DIMACS Workshop on Algorithmics in Human Population-Genomics

April 27 - 29, 2009
DIMACS Center, CoRE Building, Rutgers University, Piscataway, NJ

Jaume Bertranpetit, Universitat Pompeu Fabra, jaume.bertranpetit at upf.edu
Dan Gusfield, University of California, gusfield@cs.ucdavis.edu
Laxmi Parida, IBM T J Watson Research, parida at us.ibm.com
Presented under the auspices of the DIMACS/BioMaPS/MB Center Special Focus on Information Processing in Biology.

This special focus is jointly sponsored by the Center for Discrete Mathematics and Theoretical Computer Science (DIMACS), the Biological, Mathematical, and Physical Sciences Interfaces Institute for Quantitative Biology (BioMaPS), and the Rutgers Center for Molecular Biophysics and Biophysical Chemistry (MB Center).

Algorithmics played arguably a pivotal role in the successful completion of the Human Genome Project and continues to be of great importance in the post-genomic era. One fertile area is human population genomics: apparently there is more genetic diversity, in terms of SNPs (Single Nucleotide Polymorphisms), inversions, copy number variations and so on, than was believed earlier. As more and more genomic or haplotype/genotype data become available (and soon full genomes will be at hand), it becomes imperative to analyze the wide spectrum of variations from individual-specific to subpopulation-specific signatures. Broadly speaking, while the former is useful to address issues in personalized medicine, pharmacogenomics or forensics, the latter reveals population substructures of interest for association studies and the whole field of genetic epidemiology, and for the analysis of population history through phylogeography or for understanding different adaptations around the world.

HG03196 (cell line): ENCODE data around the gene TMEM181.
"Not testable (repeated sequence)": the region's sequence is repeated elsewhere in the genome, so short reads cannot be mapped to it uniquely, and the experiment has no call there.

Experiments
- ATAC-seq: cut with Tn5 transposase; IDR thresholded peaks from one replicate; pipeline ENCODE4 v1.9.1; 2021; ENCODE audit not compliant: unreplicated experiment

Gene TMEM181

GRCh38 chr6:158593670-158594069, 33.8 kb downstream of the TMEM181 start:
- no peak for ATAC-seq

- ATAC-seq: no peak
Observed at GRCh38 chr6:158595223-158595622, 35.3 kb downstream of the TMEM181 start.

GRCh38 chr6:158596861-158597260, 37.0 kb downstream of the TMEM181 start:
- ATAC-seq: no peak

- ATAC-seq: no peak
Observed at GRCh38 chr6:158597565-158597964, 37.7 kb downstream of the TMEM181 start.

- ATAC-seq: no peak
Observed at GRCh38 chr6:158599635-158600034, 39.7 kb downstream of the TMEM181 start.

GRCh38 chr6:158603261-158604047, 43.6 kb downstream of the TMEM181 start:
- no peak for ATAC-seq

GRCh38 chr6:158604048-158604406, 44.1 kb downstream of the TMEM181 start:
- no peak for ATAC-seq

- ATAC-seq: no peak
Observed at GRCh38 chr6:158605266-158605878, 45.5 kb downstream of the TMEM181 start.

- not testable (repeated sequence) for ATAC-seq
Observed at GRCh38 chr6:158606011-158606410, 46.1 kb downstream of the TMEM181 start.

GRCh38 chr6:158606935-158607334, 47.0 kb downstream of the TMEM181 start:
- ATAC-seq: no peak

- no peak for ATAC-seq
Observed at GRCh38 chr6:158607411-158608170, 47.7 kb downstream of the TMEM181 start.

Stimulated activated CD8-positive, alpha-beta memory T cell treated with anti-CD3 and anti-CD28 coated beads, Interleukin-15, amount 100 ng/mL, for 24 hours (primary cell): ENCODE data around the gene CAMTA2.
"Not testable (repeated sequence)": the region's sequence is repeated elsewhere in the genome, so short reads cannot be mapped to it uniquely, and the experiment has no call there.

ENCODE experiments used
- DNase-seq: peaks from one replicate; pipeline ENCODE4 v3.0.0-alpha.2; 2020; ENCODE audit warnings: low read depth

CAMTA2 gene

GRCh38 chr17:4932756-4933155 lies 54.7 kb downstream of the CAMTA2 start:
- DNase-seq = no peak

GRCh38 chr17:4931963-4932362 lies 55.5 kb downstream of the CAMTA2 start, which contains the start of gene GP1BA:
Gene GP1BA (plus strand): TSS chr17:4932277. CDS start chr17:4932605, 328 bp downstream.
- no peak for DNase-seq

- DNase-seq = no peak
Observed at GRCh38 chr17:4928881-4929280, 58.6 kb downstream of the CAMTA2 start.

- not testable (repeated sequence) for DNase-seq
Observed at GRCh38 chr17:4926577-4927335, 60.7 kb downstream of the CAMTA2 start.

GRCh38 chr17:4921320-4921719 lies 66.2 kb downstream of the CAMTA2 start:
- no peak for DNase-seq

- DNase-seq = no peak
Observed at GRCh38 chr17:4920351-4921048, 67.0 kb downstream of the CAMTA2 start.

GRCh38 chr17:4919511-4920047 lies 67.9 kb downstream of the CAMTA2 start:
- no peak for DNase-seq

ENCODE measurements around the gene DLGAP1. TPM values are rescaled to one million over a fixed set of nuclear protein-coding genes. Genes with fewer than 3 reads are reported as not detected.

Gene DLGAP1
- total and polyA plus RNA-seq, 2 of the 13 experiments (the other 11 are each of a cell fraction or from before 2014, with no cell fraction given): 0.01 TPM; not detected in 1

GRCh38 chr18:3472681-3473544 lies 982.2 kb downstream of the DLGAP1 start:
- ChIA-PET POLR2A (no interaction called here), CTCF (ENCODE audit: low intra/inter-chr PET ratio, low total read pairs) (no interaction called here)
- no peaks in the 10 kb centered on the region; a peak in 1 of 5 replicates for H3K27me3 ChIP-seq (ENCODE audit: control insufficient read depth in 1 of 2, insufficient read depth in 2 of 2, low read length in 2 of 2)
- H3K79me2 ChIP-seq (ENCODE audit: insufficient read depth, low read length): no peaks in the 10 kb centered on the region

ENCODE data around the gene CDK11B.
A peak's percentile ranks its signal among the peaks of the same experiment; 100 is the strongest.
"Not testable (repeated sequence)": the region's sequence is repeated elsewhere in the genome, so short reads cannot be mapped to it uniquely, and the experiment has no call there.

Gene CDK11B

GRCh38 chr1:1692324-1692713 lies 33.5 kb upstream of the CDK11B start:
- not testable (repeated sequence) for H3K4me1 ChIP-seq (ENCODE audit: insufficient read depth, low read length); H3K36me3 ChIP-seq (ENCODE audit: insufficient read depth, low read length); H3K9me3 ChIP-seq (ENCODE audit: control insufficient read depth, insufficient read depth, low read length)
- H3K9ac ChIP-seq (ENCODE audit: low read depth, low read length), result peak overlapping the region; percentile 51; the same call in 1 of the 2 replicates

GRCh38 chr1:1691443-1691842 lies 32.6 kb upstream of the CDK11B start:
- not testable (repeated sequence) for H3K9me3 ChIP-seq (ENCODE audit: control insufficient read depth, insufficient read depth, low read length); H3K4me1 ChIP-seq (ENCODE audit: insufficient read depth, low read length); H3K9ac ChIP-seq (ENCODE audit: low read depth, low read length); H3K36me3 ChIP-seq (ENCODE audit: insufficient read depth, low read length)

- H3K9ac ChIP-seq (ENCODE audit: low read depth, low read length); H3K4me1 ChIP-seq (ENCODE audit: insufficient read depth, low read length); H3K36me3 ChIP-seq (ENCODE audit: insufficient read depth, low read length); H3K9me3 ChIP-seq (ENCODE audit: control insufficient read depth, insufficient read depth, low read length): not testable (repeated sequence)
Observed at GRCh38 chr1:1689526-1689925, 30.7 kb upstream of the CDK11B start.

In particular, to name a few problems of interest: understanding the subpopulation substructures through the differences in the selective pressures and adaptation of humans at different natural (like climate and insulation) or human-made (metabolism of food or drugs) environments; looking for evidence of recent selection; understanding the relationship of Homo sapiens to Neanderthals; understanding the role of infections and disease in shaping human evolution; phylogeny of specific human loci (for example mtDNA or Y chromosome or specific autosomal regions); understanding different subpopulation response to drugs or disease.

Various such areas are beginning to gain momentum due to efforts in algorithm design for more sophisticated and realistic scenarios. The workshop is intended to bring computer scientists (including mathematicians and statisticians) and population geneticists together to better understand the core issues and make a synergistic effort in solving these (and other)thorny problems of the area.

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Document last modified on August 20, 2008.